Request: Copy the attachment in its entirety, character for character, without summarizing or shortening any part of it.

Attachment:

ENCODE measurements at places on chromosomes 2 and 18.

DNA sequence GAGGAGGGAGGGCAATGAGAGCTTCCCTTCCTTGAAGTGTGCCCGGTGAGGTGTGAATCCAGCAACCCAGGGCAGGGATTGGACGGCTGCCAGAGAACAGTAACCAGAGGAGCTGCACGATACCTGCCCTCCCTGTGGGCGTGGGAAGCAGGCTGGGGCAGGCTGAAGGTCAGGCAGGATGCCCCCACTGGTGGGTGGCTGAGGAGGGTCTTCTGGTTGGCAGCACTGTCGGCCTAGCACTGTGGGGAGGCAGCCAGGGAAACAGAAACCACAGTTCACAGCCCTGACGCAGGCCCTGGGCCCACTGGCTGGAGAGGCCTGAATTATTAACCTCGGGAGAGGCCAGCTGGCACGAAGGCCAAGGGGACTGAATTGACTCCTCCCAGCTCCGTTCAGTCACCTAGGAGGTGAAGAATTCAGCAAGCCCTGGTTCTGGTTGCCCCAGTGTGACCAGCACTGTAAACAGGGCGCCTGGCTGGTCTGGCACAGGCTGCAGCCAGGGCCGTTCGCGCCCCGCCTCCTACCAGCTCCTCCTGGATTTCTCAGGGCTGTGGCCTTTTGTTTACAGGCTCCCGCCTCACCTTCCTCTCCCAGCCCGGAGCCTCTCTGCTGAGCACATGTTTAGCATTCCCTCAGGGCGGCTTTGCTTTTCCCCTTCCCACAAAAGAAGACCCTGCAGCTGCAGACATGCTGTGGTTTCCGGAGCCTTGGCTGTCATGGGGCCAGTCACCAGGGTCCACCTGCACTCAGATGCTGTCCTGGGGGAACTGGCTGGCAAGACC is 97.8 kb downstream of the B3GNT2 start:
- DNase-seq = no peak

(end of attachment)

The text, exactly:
ENCODE measurements at places on chromosomes 2 and 18.

DNA sequence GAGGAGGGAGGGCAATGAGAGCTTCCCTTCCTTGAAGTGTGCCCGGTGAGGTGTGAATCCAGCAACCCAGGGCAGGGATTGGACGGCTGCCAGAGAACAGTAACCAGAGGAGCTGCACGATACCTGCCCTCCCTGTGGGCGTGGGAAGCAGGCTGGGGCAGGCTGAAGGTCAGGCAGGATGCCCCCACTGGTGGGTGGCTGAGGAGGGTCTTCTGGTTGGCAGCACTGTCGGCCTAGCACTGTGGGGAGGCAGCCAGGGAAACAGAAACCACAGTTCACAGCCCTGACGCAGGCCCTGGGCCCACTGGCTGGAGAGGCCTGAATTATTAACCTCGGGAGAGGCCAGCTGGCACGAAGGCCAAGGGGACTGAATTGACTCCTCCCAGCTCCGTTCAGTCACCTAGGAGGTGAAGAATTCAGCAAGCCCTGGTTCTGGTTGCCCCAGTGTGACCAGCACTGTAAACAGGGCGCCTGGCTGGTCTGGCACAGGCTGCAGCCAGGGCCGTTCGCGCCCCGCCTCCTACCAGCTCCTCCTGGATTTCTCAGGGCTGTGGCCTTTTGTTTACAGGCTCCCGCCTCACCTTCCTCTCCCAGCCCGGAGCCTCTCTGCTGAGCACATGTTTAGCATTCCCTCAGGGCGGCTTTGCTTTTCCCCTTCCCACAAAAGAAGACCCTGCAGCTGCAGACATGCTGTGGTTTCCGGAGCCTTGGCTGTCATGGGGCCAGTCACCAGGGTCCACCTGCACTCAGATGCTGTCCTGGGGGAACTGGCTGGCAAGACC is 97.8 kb downstream of the B3GNT2 start:
- DNase-seq = no peak